Both Makayla and her parents had reasons to stop therapy at the McMaster Children’s Hospital that should be been explored more carefully by the treating physician. Intensive chemotherapy is the first line treatment for acute lymphoblastic leukemia (ALL) in adolescents and holds a cure rate of approximately 80% (6). However, it employs toxic agents meant to kill diseased cells. The aftermath is many healthy-cell casualties. So there is a long list of side effects (7). Treatment complications can be life-threatening and they landed Makayla in the intensive care unit (ICU). After 10 weeks of therapy she requested to terminate treatment with this simple sentence addressed to her doctors at the McMaster Children’s Hospital in Hamilton: “I am writing this letter to tell you that this chemo is killing my body and I cannot take it anymore” (8). It may be easy for doctors to be lured by the high cure rate but complications of ALL treatment such as renal failure, sepsis and bleeding can kill a child before they complete therapy. Makayla’s decision was supported by her parents but motivated in a different way. All the while that Makayla was receiving treatment they were conducting traditional rituals (9). Sonya, Makayla’s mother, noted that during their stay one of the support nurses made a derogatory comment that enraged and convinced her that their rights as Aboriginal people to practice their culture was not met (9). This further fueled her decision to terminate care at the specific hospital and seek care where traditional medicine was not ridiculed. In a 2010 study in Indonesia, “side effects and dissatisfaction with [health care professional],” was the most common cause for chemotherapy abandonment (10). Such was the case for Makayla. Patients need to feel safe. The physician should have taken the time to apologize for the derogatory comment and help create an inclusive environment. Insensitivity can not be tolerated when children’s lives at stake.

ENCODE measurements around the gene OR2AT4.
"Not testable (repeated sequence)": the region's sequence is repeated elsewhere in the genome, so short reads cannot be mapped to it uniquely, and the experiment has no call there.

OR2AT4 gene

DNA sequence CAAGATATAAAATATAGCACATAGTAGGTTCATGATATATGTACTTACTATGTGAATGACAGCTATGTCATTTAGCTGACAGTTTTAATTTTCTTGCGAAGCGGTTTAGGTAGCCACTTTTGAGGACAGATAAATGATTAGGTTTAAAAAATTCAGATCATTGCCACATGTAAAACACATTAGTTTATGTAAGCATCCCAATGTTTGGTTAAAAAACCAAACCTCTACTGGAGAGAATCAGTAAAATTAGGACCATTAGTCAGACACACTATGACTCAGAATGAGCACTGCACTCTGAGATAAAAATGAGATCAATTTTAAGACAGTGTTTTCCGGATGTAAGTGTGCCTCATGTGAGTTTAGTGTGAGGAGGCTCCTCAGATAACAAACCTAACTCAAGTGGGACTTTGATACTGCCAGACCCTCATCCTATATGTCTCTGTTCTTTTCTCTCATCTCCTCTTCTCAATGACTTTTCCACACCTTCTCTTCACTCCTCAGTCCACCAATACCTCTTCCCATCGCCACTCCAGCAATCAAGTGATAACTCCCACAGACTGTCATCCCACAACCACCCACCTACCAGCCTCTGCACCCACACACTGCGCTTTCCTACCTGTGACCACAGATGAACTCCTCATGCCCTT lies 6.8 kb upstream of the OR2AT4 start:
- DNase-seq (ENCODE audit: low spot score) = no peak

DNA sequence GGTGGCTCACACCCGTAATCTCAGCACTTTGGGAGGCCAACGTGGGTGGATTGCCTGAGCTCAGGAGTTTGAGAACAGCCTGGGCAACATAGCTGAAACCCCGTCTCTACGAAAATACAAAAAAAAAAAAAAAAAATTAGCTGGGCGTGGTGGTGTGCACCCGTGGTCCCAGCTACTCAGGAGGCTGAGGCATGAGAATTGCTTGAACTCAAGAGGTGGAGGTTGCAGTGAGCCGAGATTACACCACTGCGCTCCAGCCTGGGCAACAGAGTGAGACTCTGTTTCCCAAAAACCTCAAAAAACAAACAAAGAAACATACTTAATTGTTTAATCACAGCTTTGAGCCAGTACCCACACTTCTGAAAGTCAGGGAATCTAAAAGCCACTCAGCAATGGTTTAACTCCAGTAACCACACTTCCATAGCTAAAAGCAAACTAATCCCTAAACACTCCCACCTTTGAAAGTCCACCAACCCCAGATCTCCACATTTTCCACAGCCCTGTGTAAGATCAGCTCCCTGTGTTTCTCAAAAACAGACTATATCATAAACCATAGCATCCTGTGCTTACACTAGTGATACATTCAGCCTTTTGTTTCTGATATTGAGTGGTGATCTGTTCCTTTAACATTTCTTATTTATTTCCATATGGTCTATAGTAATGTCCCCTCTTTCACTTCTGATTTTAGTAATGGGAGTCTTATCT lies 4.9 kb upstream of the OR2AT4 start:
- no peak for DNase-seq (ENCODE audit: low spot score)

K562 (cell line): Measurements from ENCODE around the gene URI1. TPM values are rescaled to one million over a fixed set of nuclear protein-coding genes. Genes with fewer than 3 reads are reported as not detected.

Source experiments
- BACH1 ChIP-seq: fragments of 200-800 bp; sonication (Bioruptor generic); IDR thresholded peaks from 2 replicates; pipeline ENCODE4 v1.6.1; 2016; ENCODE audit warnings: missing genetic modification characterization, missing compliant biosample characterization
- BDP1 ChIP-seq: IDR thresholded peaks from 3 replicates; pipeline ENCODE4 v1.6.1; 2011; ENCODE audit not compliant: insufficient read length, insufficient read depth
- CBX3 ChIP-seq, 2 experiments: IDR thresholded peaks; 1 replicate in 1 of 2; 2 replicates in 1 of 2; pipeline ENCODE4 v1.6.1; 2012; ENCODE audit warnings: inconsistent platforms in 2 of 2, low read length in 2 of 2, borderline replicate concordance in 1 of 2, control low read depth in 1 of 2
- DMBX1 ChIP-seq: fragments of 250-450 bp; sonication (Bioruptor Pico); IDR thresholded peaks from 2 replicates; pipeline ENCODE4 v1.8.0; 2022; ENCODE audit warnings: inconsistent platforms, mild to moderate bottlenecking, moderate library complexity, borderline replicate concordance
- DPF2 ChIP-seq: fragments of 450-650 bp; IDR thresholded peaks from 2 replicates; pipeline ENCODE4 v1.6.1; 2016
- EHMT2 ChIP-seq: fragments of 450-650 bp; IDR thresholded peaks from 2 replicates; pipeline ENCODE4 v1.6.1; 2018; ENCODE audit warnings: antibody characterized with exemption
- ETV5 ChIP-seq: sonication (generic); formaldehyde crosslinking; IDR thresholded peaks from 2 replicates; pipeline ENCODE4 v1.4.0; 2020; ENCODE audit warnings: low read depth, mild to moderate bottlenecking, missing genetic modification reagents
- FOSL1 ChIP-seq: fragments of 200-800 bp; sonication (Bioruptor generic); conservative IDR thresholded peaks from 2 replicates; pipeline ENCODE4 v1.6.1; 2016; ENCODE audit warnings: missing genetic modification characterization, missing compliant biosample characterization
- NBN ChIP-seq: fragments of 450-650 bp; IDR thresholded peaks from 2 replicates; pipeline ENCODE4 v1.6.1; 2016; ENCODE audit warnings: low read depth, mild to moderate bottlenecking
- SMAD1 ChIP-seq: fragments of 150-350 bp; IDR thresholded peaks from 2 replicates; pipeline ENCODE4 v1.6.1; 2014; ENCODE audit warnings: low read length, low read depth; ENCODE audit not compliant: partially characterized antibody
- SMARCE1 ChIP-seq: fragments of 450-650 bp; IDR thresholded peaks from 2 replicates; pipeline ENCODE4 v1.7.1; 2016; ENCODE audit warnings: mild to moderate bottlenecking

As outlined in the Health Care Consent Act, it is up to the doctor proposing the treatment to assess capacity but there are also resources available for supplemental help. Makayla was reported to have said “I know that what I have can kill me but … Jesus came into my room and told me not to be afraid, so if I live or if I die, I am not afraid” (8). Visual hallucinations could be a side effect of her treatment or due to an unexamined underlying cause. In a Finnish study, visual hallucinations were seen in children during induction of chemotherapy (12). If the doctor were to find that she was not competent and her mother was resolute, there are still resources to contact before contacting CPA. The physician could have contacted the hospital ethicist or the Consent and Capacity Board. These are two independent tribunals specialized in assess capacity and consent all the while balancing public health needs. They would be able to provide specialized training in assessing capacity and communicating sensitive material. Instead CPA was notified and as a repercussion the Aboriginal community rebelled. The whole community of New Credit First Nation was ready to create a human barricade to resist the CPA from gaining access (8). As a nation they have not forgotten the history of abuse and also believe in the benefits of traditional medicine, irrespective of its validity in the western community. In my opinion, Justice Edward avoided an uproar in the Aboriginal community when he made his decision. The role of the physician is to seek for the best treatment and advocate when barriers present themselves but through the appropriate channels. Alternative resources could have been employed for Makayla due to the backlash from the Aboriginal community due to the involvement of government officials.